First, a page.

NAILED: Did you ever have negative encounters with the police and do you or don’t you trust the police?

JACKIE: I hate the police almost as much as I hate drugs. When I was twenty-one years old, the cops rolled up on me for having sex with a man in my car. I guess a neighbor complained about a strange car in the front of their home. I had parked there because I enjoyed the beautiful horses on the property and it was a nice setting for car sex. When the cops came they told me to put my hands up. It was my natural reaction to reach for my shirt but they stopped me. “Stop. Do not move! Put your hands up!”

I said, “But can I put my shirt on?”

They replied, “No. Hands up!” They made me sit naked in my car while they searched it for over forty-five minutes. When they were done they found my bottle of vodka which was in plain sight from the very beginning. “Okay, we’ll let you go with a warning.”

The entire interaction was unprofessional and humiliating. Another time, I was arrested for a DUI and the same officer that handcuffed me continued to aggressively hit on me throughout the entire process.

The prison industrial complex incarcerated my father from the age of twelve, when his first offense was literally stealing bread to feed his brothers and sisters because his mom—who had Huntington’s Disease—was unable to function and feed the family. Recently, I attended an anti-Trump protest in Portland and watched militarized police deploy tear gas on nonviolent protestors. The psychological trauma that invoked in me is unexplainable.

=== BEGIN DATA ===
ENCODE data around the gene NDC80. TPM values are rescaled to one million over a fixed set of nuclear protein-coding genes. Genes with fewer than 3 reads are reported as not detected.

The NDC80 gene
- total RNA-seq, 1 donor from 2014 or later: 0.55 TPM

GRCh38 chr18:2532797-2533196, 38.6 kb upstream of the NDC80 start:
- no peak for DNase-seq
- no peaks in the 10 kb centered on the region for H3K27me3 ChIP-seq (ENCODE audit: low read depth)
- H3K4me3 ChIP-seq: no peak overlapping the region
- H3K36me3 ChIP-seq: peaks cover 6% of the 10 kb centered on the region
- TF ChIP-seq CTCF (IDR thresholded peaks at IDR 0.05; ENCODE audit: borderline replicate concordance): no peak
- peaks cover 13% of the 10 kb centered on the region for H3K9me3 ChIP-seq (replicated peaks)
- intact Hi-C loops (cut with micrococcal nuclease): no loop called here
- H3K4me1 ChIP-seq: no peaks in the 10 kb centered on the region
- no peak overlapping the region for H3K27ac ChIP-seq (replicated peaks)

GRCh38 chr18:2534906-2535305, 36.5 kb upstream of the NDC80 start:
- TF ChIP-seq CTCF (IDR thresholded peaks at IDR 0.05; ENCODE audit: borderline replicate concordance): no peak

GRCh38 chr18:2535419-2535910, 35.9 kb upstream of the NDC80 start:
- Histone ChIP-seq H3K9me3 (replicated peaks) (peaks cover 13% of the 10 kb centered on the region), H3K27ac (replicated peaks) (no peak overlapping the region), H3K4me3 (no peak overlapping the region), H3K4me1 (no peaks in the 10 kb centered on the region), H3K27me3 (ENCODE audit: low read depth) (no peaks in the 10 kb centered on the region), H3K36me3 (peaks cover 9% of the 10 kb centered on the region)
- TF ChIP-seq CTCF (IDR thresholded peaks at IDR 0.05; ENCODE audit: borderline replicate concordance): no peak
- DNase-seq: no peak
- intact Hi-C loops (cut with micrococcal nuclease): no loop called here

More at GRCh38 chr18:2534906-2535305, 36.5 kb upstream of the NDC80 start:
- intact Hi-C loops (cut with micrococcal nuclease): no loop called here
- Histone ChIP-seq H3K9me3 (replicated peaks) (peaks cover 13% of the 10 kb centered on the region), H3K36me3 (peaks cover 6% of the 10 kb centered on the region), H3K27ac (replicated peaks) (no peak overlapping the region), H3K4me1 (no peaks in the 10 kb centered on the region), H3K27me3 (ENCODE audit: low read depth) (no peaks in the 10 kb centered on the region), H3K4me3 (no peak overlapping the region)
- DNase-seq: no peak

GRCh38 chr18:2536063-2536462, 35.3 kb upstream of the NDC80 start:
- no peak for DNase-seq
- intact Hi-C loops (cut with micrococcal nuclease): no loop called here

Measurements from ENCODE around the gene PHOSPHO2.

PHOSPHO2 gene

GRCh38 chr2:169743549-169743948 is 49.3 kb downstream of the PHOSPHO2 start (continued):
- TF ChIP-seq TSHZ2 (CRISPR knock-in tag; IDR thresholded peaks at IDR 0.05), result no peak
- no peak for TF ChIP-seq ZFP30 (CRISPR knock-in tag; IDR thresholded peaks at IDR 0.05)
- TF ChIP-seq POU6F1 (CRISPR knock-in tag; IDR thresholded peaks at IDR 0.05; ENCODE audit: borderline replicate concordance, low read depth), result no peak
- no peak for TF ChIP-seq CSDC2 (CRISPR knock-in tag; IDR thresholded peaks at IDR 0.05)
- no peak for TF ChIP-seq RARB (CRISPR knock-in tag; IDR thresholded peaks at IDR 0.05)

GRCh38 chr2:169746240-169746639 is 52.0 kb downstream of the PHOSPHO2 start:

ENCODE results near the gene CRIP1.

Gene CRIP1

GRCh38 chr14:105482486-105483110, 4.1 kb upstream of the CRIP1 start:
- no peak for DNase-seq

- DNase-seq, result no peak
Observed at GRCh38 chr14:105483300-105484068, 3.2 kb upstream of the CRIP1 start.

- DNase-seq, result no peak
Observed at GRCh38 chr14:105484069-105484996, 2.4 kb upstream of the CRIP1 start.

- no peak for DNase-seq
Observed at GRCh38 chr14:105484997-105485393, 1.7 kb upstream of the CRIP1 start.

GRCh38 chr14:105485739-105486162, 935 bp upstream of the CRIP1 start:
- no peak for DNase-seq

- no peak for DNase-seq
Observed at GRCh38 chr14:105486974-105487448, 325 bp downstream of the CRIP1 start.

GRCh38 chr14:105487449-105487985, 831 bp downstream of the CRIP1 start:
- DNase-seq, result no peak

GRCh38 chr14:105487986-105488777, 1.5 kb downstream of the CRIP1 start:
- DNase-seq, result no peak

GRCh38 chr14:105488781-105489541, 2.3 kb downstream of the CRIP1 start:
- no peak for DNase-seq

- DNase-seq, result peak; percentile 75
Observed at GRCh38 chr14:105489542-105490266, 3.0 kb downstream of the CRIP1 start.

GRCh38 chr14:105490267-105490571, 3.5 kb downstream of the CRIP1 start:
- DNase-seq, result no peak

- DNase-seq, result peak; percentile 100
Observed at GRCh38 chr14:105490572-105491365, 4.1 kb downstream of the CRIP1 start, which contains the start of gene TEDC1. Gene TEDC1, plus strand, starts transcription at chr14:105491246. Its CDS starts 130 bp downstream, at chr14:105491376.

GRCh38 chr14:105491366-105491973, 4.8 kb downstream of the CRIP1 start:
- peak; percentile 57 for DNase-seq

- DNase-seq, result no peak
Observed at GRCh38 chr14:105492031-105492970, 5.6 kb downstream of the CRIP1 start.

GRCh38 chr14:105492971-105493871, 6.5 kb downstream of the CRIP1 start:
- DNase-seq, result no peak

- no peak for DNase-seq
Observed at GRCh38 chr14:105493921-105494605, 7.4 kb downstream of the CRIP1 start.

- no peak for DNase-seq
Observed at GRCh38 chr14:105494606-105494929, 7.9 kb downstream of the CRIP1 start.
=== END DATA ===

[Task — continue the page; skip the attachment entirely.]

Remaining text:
NAILED: Was there a turning point when you decided to change your path?

JACKIE: Yes. I began working with children shortly after I gave up street narcotics. I became obsessed with making sure I gave my utmost focus, respect, and attention to each child that I worked with no matter how I felt inside. This included creating a vibe that was 100% loving and nurturing at all times and demanded my consistent sobriety. The children responded lovingly to me and this positive reinforcement created a mutually beneficial relationship.

NAILED: What’s your stance on politic and the political parties?

JACKIE: I am currently debating between affiliating as an anarcho-feminist and socialist feminist. I do not agree with our current political system. I have a variety of friends from different walks of life that have vastly different political values. I cannot speak on behalf of them but I align myself with radical politics and resist reformist strategies.

NAILED: What’s the best thing about college?